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Author of the Snowmole Guides and editor of, Isobel Rostron has skied resorts all over the world, but Chamonix's are her alps of choix.

Chamonix rarely needs an introduction. With a reputation as colossal as its peaks, the French resort is perhaps the most judged of all the greats, and like Marmite you either love it or loathe it. True, Europe’s most famous ski town can’t compete with the postcard perfection of Zermatt or Val D’Isère, but for me (above centre) its charm is in this non-conformity. Many moan about what Chamonix’s not. ‘It’s not ski-in/ski-out.’ I say value the variety in six separate ski areas. ‘It’s not easy to get around the valley.’ Why rush when every journey offers a window seat on a landscape so tall, steep and scary it’s living drama? ‘It’s not après-tastic.’ Stick to Chamonix’s golden rule for first tracks – always anticipate a bluebird day – and you’ll know a good night’s sleep is what counts. Chamonix, despite your faults, we ❤ you.

Personally, my relationship with hot fromage is over after one post-fondue coma too many. Fortunately Chamonix’s restaurants offer plenty of other routes to culinary satisfaction. My top three? Sushi at Satsuki, Asian fusion at Alan Peru and Michelin stars a go-go at Le Bistrot – when somebody wants to treat me. If you must have a Savoyarde special just follow your nose. And take a tip from Alex here. Keep stirring!

Après in Chamonix is a battle of the bands. Chambre Neuf, the après HQ for the Swedes in town, is home to resident boyband The Balboas, while the Men of Melvil makes the stage their own at Le Choucas. Part of Gary and the Crevasseholes, my friends Cindy and Patty here are giving it their all at the MBC.

Nature is alive and kicking in Chamonix. Avalanches roar down steeps daily. Crevasses welcome with gaping mouths and swallow as willingly as Venus fly-traps. My friends at Icicle Mountaineering run regular avalanche days – it’s always amazing how long it takes to find a buried transceiver, so it’s good to practise when it won’t hurt.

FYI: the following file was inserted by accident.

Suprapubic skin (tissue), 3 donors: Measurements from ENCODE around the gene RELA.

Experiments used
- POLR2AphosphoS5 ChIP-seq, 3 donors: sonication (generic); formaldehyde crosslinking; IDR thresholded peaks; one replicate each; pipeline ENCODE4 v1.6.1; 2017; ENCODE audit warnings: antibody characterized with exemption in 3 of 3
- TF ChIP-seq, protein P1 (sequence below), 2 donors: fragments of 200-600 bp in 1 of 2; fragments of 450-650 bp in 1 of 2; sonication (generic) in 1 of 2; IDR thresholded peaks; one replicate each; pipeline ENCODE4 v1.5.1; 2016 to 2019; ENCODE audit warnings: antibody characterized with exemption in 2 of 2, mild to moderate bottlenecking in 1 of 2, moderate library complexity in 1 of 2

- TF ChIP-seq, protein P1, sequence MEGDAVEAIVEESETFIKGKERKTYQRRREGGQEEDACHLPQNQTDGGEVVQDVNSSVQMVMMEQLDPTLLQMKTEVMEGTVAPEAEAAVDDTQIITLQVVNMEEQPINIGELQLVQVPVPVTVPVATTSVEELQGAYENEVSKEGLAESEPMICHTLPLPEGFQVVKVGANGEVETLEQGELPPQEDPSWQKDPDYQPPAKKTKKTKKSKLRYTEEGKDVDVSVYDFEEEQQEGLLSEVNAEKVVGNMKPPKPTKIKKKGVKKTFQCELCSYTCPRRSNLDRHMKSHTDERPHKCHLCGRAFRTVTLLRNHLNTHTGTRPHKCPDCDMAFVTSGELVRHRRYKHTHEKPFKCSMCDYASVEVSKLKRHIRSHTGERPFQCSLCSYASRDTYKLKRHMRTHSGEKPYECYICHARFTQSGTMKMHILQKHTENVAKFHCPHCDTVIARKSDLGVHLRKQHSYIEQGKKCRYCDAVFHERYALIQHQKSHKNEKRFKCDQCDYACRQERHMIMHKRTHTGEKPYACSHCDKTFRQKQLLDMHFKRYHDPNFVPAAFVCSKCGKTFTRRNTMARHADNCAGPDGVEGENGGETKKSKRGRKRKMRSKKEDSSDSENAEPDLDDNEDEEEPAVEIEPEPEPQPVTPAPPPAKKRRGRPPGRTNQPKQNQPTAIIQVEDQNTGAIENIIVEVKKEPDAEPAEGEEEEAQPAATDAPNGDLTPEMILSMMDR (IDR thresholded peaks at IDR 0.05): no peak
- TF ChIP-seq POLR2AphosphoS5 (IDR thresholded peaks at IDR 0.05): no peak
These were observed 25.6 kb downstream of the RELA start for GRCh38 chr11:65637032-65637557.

The wild and fabulous scenery here inspires a resident community of writers, artists, photographers and sculptors. I’m looking forward to reading Cham, the new book from local author Jon Trigell, though we’re all hoping we’re not in it! To see Chamonix captured in artwork, head to Gallery Midnight. Wednesday night is ‘apero’ night when you can chinwag with artists over a glass of wine, though I’ve yet to haggle down Johny Midnight for his beautiful painting of the Drus (right).

SHORT-SIGHTED CYNICS belittle the Vallée Blanche as the most over-rated off-piste run in the world. Did they look at their feet all the way down the 22km stretch? I challenge them to recommend a more beautiful descent. Craggy peaks meet bottomless crevasses, glacial seracs tower over pristine snow. The finale is a bone-shaking traverse over the Mer de Glace, which is just what it says on le tin – a sea of ice. It’s even more magical at full moon (go with a guide!).

There’s a saying in Chamonix, ‘an old guide is a good guide’. Roland Couttet, here in the retro shades, is certainly both. A longstanding member of Chamonix’s Compagnie des Guides ( he’s worked as a ski and mountain guide in the valley for over 40 years. A living encyclopaedia of Chamonix’s peaks and valleys, he’s got more stories than Jackanory. A living mountain legend.

Die-hard freeskiers congregate like moths to a flame at the Aiguille du Midi base station. Waists jangle with unfathomable bits of mountain kit, backpacks groan under the weight of ice-axes and harnesses, muscles strain the latest Goretex must-have and facial hair is de rigueur. Nirvana for outdoor girls, the scent of the adrenaline over my town is so powerful Lynx should bottle it.

The European alps’ curving east-west spine peaks, vertically speaking, in Chamonix. It’s impossible to ignore Mont Blanc, Europe’s biggest, baddest mountain – weather-maker, life-taker and responsible for more tourist ‘oooohs’ than should be decent in one cable car. The Aiguille du Midi gets you up close and personal to Blancy but there’s no lift to my favourite view of ‘The Daddy’. And no I’m not telling you where I took this shot!




Getting there: Geneva is the closest airport. For cheapie flights book early on Also check out BA (

High-end: Original Travel (

Mid-range: Inghams (


Season dates: Dec - Apr. Vertical drop: 1,035 - 3,840m Terrain: 153km Snowmaking: 125 guns Lift passes: Chamonix le Pass gives access to several areas. Mountain munchies: the few good options include Bergerie de Planpraz Guiding: Companie des Guides (+ 33 450 530088) offers tours Snowpark: near Lognan

Eating/drinking: top-end hotels in resort serve quality food in their restaurants. Plenty of nightspots

Where may I water my goat?: Où puis-je trouver un trou d’eau pour ma chèvre?

Highlight: real town, real locals

Bummer: several seperate mountains to get lost in

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